The first house we rented in Nairobi was actually a two-bedroom guest cottage situated along a long, narrow road with the rather lengthy name of Rosslyn Lone Tree Estate. We were thrilled with our find: a tad small but sufficient for us; good security; backup water source (we had to forgo the luxury of a backup generator though); decent location; all for a great price.
It really was perfect, a lovely old colonial era building, one floor perched above a garage that was used to store I don’t know what, but not cars. Surrounded by large trees, the cottage was small, cosy and with a lot of character.
Now, you might already know what that means, that whenever someone describes a house as having “character”, there will be issues. Well, we didn’t know this. Not until after we moved in, which was a bit too late to change our minds.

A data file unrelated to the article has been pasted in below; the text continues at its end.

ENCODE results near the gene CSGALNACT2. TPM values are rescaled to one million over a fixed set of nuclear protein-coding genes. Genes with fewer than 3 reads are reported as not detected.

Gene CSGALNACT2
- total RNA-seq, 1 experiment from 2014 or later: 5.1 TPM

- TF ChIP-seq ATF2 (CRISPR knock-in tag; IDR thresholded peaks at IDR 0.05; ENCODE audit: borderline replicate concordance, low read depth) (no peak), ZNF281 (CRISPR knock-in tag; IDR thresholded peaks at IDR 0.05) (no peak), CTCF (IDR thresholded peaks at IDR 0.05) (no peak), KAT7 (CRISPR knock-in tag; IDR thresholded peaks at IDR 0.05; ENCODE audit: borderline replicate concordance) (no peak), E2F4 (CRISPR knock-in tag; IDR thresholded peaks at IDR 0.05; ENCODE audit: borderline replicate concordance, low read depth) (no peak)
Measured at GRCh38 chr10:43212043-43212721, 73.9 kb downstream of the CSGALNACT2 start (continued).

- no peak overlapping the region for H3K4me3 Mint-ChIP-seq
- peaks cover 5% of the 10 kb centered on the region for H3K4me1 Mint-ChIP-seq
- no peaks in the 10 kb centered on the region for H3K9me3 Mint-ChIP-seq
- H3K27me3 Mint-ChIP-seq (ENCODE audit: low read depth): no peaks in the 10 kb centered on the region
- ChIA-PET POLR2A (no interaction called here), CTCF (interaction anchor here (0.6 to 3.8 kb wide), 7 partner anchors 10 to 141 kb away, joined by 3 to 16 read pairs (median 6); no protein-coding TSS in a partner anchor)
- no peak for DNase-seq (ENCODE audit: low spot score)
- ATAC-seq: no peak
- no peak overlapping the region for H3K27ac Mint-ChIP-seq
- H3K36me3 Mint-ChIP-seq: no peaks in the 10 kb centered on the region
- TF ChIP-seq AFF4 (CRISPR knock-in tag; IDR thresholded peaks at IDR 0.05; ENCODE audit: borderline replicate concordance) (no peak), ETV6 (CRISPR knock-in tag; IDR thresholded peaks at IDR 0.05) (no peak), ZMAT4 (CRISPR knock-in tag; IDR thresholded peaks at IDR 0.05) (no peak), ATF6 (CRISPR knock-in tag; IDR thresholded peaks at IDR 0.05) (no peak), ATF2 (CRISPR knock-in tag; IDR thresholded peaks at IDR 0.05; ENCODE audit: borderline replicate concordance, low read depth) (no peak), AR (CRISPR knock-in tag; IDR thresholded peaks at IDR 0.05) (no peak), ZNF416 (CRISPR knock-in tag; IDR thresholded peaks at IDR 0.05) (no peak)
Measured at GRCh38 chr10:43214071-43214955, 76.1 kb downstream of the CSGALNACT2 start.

It started with the electrical outlets.
First one set would stop working. The electrician, or someone who claimed to be one, would fix them, and the next day another set would fail. This went on for a while and having landed in Kenya so recently, I still had the rather naïve expectation that everything should work as per design. If there’s an outlet in the wall, it should work. Right? I mean, is it so strange to expect that a tap should have water in it? Or that an outlet should have electricity flowing through it? And so on.
I have long since abandoned that unrealistic expectation and am thrilled if there’s enough water for a quick shower and a cup of tea. Electricity is way overrated. It’s amazing how long you can manage without it. And if only half the outlets work, that’s still more outlets than any human being really needs anyways.
An extract from Nairobi 12, a humorous novel about life in Nairobi. Release date: October 2013.